26th Jun 2019

EU-Mediterranean leaders reach compromise on terrorism

At the eleventh hour, leaders of the EU member states and their ten Mediterranean partners in the Euromed group on Monday (28 November) agreed on a code of conduct to counter terrorism, leaving out controversial key definitions for all parties.

Against the clock and with a prospect of walking away empty-handed from the two-day Barcelona summit, the diplomats indulged in feverish negotiations which lead to a compromise deal that the Arab states, the EU and Israel could back.

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The EU had wanted to condemn terrorism without quibbles, stating that the right to self-determination did not justify acts of violence, while the Arab states in the Euromed (Euro-Mediterranean) group wanted to exclude "legitimate resistance against any occupying foreign military force" from the terror definition.

None of the definitions were finally adopted however, and the agreed code of conduct avoids the sensitive issue of defining terrorism.

Instead, it commits the EU, Israel and its neighbours to "prevent terrorists accessing money and weapons, to disrupt their plans and disrupt their networks and to bring them to justice by strengthening international cooperation."

It adds that the response to terrorism must be "proportionate and solidly anchored within international and domestic legal frameworks that ensure respect for human rights and fundamental freedoms."

The EU's foreign policy chief, Javier Solana welcomed the agreement.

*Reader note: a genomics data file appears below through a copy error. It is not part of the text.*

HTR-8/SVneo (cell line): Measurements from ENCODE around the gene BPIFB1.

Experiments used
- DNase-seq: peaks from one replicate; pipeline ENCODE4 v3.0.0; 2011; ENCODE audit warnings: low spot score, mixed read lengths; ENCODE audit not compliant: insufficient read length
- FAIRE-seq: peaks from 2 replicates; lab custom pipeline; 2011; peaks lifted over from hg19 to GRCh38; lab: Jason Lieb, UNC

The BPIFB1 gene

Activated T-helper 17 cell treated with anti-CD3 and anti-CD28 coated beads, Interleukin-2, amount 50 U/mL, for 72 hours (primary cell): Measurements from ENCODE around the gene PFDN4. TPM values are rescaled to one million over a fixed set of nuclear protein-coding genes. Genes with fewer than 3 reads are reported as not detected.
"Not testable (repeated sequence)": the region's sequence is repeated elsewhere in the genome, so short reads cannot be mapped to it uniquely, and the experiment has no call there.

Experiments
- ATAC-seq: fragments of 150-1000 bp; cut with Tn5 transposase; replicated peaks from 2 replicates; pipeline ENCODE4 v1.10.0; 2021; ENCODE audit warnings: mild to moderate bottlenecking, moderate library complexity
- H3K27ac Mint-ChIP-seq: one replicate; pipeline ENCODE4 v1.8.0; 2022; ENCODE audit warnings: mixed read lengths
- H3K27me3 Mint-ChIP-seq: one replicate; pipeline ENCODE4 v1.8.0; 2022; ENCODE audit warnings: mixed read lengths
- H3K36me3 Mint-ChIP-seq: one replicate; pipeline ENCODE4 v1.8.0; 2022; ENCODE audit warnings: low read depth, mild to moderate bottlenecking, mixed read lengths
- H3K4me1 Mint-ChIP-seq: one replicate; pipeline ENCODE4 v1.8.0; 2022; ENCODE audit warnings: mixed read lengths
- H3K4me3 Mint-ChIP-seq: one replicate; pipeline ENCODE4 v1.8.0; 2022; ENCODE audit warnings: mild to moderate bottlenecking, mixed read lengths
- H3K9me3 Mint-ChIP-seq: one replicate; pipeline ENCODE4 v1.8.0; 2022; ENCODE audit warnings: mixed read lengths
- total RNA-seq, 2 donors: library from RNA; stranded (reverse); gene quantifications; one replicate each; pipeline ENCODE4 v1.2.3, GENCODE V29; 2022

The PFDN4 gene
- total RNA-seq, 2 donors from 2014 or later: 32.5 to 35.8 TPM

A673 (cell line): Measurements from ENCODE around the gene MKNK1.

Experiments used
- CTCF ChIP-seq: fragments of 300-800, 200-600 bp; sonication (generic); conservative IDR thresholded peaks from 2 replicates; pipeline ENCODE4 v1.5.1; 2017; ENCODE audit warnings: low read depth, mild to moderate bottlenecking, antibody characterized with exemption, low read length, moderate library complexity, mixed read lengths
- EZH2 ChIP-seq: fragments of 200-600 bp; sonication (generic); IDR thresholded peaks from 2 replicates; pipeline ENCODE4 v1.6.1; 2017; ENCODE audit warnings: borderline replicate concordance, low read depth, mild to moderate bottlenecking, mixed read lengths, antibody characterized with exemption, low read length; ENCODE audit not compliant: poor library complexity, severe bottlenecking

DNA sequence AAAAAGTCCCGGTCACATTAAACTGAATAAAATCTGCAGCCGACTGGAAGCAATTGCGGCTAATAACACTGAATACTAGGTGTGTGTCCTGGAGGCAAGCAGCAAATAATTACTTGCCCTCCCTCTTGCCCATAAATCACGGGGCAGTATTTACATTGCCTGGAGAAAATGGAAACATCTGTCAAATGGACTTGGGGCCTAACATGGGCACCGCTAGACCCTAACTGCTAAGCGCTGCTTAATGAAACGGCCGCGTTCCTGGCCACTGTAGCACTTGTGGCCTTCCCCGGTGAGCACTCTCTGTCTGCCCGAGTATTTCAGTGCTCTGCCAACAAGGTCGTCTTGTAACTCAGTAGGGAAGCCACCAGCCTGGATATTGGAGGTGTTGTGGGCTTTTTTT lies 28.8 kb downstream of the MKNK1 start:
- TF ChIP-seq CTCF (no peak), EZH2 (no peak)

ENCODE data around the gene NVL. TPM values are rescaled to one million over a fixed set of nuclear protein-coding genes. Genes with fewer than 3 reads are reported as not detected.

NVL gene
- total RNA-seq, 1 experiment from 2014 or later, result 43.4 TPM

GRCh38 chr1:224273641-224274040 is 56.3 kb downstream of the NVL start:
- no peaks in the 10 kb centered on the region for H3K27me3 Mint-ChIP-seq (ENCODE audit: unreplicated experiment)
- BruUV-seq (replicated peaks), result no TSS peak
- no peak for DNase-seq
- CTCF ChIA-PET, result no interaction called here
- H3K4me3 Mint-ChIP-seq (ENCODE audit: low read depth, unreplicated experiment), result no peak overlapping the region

"We all know what we mean by fighting terrorism. In reality, there is total cooperation between the countries north and south of the Mediterranean against terrorism", Solana announced.

The Spanish prime minister Jose Luis Rodriguez Zapatero, said that the summit conclusion represented an achievement "without precedent", while his co-hosting UK counterpart Tony Blair called the deal "a firm condemnation of terrorism, as strong a statement as you can possibly have on the unified determination to fight terrorism in all its forms."

Prestige was at stake

It was important to get some kind of decision at the meeting, as the prestige of the summit had already been undermined by Arab leaders staying away and sending foreign ministers instead.

Only two of the ten Mediterranean countries - Turkey and the Palestinian authority - sent their leaders, both pushing their own respective agendas for EU membership and the Middle East peace process.

According to Spanish media, Arab diplomats at the summit said some leaders, such as Tunisian president Zine al- Abidine Ben Ali, preferred to stay home rather than be lectured by the Europeans on democracy, human rights and freedom of expression.

The delegations could not agree on a common statement regarding the Middle-East peace process, due to the very different positions of the Israelis and the Palestinians on the matter.

Mr Blair played down this failure, saying it was not up to the Euro-Mediterranean assembly to solve the Middle-East crisis.

Determined Zapatero caught by mistake

Microphones placed in a ministers' meeting room caused some stir as they caught Mr Zapatero in a conversation with his advisor Charles Casajuana, underlining that EU leaders were determined to sign any agreement, in order not to lose face.

"The texts are not going very well, and we have to close something", the advisor told Zapatero, who reportedly answered "We have to close it. We have to close it, whatever it is."

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